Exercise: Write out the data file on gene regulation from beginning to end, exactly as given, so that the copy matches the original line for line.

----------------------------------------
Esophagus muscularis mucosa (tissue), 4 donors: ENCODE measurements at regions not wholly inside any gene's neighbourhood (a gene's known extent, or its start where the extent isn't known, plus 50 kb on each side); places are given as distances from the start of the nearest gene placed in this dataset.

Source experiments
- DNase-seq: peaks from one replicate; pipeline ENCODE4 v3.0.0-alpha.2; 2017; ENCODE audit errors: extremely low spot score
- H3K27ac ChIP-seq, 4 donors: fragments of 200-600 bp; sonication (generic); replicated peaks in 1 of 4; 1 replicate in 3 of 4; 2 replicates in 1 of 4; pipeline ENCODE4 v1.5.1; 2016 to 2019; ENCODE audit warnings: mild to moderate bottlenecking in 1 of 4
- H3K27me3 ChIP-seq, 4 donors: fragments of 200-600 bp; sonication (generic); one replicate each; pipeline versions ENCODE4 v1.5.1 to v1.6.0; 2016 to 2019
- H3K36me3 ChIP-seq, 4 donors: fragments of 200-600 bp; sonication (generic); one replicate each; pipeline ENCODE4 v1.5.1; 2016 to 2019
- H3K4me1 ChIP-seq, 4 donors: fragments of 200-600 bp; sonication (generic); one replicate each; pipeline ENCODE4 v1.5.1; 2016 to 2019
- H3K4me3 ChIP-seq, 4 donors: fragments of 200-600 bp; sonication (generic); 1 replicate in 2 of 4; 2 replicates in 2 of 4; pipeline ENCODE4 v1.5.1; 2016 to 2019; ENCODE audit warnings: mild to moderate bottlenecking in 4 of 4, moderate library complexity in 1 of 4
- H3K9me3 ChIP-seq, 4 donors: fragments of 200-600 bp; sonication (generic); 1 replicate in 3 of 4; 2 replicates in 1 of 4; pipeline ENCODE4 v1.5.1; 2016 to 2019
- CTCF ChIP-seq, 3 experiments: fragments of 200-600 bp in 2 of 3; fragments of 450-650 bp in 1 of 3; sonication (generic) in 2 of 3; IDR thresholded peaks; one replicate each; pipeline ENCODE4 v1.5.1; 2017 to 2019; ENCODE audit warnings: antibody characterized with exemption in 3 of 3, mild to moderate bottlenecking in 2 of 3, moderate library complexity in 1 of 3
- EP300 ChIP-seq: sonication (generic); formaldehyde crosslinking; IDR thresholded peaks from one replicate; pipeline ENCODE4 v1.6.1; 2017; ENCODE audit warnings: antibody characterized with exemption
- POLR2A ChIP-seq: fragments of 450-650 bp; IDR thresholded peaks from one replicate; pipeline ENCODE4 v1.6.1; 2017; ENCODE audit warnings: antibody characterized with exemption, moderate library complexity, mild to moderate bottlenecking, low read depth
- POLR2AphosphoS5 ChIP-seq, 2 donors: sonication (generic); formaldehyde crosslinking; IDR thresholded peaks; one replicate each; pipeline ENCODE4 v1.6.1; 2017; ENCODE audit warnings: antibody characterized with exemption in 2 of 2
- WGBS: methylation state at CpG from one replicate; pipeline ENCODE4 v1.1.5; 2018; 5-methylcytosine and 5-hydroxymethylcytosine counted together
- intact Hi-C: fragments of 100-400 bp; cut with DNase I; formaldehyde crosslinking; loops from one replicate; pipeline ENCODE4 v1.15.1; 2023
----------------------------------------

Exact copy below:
Esophagus muscularis mucosa (tissue), 4 donors: ENCODE measurements at regions not wholly inside any gene's neighbourhood (a gene's known extent, or its start where the extent isn't known, plus 50 kb on each side); places are given as distances from the start of the nearest gene placed in this dataset.

Source experiments
- DNase-seq: peaks from one replicate; pipeline ENCODE4 v3.0.0-alpha.2; 2017; ENCODE audit errors: extremely low spot score
- H3K27ac ChIP-seq, 4 donors: fragments of 200-600 bp; sonication (generic); replicated peaks in 1 of 4; 1 replicate in 3 of 4; 2 replicates in 1 of 4; pipeline ENCODE4 v1.5.1; 2016 to 2019; ENCODE audit warnings: mild to moderate bottlenecking in 1 of 4
- H3K27me3 ChIP-seq, 4 donors: fragments of 200-600 bp; sonication (generic); one replicate each; pipeline versions ENCODE4 v1.5.1 to v1.6.0; 2016 to 2019
- H3K36me3 ChIP-seq, 4 donors: fragments of 200-600 bp; sonication (generic); one replicate each; pipeline ENCODE4 v1.5.1; 2016 to 2019
- H3K4me1 ChIP-seq, 4 donors: fragments of 200-600 bp; sonication (generic); one replicate each; pipeline ENCODE4 v1.5.1; 2016 to 2019
- H3K4me3 ChIP-seq, 4 donors: fragments of 200-600 bp; sonication (generic); 1 replicate in 2 of 4; 2 replicates in 2 of 4; pipeline ENCODE4 v1.5.1; 2016 to 2019; ENCODE audit warnings: mild to moderate bottlenecking in 4 of 4, moderate library complexity in 1 of 4
- H3K9me3 ChIP-seq, 4 donors: fragments of 200-600 bp; sonication (generic); 1 replicate in 3 of 4; 2 replicates in 1 of 4; pipeline ENCODE4 v1.5.1; 2016 to 2019
- CTCF ChIP-seq, 3 experiments: fragments of 200-600 bp in 2 of 3; fragments of 450-650 bp in 1 of 3; sonication (generic) in 2 of 3; IDR thresholded peaks; one replicate each; pipeline ENCODE4 v1.5.1; 2017 to 2019; ENCODE audit warnings: antibody characterized with exemption in 3 of 3, mild to moderate bottlenecking in 2 of 3, moderate library complexity in 1 of 3
- EP300 ChIP-seq: sonication (generic); formaldehyde crosslinking; IDR thresholded peaks from one replicate; pipeline ENCODE4 v1.6.1; 2017; ENCODE audit warnings: antibody characterized with exemption
- POLR2A ChIP-seq: fragments of 450-650 bp; IDR thresholded peaks from one replicate; pipeline ENCODE4 v1.6.1; 2017; ENCODE audit warnings: antibody characterized with exemption, moderate library complexity, mild to moderate bottlenecking, low read depth
- POLR2AphosphoS5 ChIP-seq, 2 donors: sonication (generic); formaldehyde crosslinking; IDR thresholded peaks; one replicate each; pipeline ENCODE4 v1.6.1; 2017; ENCODE audit warnings: antibody characterized with exemption in 2 of 2
- WGBS: methylation state at CpG from one replicate; pipeline ENCODE4 v1.1.5; 2018; 5-methylcytosine and 5-hydroxymethylcytosine counted together
- intact Hi-C: fragments of 100-400 bp; cut with DNase I; formaldehyde crosslinking; loops from one replicate; pipeline ENCODE4 v1.15.1; 2023